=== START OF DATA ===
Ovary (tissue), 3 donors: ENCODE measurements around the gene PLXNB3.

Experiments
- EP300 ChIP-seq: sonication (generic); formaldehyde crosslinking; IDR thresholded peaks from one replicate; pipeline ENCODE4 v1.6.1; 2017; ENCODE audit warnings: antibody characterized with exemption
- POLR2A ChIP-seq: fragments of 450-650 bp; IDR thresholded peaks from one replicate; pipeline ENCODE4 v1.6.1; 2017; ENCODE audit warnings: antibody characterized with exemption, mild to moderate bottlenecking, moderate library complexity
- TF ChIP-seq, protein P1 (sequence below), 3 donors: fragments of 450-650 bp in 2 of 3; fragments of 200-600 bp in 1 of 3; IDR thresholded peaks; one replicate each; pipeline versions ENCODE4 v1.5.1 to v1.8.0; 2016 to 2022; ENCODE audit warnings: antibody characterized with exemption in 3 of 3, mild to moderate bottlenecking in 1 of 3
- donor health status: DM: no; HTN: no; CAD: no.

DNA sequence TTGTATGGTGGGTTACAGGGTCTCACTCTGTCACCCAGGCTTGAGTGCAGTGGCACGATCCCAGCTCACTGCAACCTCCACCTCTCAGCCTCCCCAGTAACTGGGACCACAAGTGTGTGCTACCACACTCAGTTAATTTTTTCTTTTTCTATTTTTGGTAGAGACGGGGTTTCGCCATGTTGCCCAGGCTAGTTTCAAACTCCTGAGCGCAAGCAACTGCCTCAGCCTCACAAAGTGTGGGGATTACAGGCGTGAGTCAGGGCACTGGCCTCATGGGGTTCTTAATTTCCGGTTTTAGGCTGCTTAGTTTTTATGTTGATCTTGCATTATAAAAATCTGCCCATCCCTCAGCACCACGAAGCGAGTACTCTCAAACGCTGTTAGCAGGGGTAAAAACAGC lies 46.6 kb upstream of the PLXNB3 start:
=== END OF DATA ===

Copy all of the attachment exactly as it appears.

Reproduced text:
Ovary (tissue), 3 donors: ENCODE measurements around the gene PLXNB3.

Experiments
- EP300 ChIP-seq: sonication (generic); formaldehyde crosslinking; IDR thresholded peaks from one replicate; pipeline ENCODE4 v1.6.1; 2017; ENCODE audit warnings: antibody characterized with exemption
- POLR2A ChIP-seq: fragments of 450-650 bp; IDR thresholded peaks from one replicate; pipeline ENCODE4 v1.6.1; 2017; ENCODE audit warnings: antibody characterized with exemption, mild to moderate bottlenecking, moderate library complexity
- TF ChIP-seq, protein P1 (sequence below), 3 donors: fragments of 450-650 bp in 2 of 3; fragments of 200-600 bp in 1 of 3; IDR thresholded peaks; one replicate each; pipeline versions ENCODE4 v1.5.1 to v1.8.0; 2016 to 2022; ENCODE audit warnings: antibody characterized with exemption in 3 of 3, mild to moderate bottlenecking in 1 of 3
- donor health status: DM: no; HTN: no; CAD: no.

DNA sequence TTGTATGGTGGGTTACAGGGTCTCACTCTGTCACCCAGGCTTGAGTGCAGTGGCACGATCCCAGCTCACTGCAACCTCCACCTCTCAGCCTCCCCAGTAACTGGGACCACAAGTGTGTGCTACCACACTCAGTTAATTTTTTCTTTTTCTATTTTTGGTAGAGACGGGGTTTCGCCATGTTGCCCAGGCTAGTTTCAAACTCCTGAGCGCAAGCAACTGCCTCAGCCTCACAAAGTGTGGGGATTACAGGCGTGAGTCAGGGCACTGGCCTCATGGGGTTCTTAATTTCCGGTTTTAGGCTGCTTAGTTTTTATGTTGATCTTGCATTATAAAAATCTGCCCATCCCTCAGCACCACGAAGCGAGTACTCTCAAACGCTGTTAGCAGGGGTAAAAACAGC lies 46.6 kb upstream of the PLXNB3 start: